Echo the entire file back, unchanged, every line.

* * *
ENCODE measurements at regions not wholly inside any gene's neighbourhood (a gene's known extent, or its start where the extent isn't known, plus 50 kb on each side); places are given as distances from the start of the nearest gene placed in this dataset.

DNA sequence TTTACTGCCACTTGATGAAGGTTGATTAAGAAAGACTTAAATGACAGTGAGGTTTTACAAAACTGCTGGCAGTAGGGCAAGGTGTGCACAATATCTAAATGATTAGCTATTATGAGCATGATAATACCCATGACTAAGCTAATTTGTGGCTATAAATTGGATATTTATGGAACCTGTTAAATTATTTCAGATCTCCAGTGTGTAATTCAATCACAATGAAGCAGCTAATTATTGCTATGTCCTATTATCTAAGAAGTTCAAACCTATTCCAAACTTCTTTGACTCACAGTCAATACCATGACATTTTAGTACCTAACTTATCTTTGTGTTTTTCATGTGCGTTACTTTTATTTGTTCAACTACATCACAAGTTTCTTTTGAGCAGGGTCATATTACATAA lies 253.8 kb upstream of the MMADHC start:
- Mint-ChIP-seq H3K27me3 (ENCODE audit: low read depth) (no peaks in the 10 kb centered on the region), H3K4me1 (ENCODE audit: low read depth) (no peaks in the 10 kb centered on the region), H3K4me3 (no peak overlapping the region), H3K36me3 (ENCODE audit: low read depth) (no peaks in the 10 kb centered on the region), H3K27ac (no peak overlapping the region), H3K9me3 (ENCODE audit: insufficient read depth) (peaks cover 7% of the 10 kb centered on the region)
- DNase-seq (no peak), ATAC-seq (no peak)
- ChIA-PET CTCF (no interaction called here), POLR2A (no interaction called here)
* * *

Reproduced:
ENCODE measurements at regions not wholly inside any gene's neighbourhood (a gene's known extent, or its start where the extent isn't known, plus 50 kb on each side); places are given as distances from the start of the nearest gene placed in this dataset.

DNA sequence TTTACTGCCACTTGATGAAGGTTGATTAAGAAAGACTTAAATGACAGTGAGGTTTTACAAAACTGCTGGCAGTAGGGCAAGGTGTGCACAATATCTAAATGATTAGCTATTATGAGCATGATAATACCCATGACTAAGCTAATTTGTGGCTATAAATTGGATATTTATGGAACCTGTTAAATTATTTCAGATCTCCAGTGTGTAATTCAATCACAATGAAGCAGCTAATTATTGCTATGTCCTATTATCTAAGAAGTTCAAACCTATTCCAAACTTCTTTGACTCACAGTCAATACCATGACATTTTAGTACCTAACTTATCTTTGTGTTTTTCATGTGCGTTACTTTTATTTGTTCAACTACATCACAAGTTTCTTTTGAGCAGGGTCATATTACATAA lies 253.8 kb upstream of the MMADHC start:
- Mint-ChIP-seq H3K27me3 (ENCODE audit: low read depth) (no peaks in the 10 kb centered on the region), H3K4me1 (ENCODE audit: low read depth) (no peaks in the 10 kb centered on the region), H3K4me3 (no peak overlapping the region), H3K36me3 (ENCODE audit: low read depth) (no peaks in the 10 kb centered on the region), H3K27ac (no peak overlapping the region), H3K9me3 (ENCODE audit: insufficient read depth) (peaks cover 7% of the 10 kb centered on the region)
- DNase-seq (no peak), ATAC-seq (no peak)
- ChIA-PET CTCF (no interaction called here), POLR2A (no interaction called here)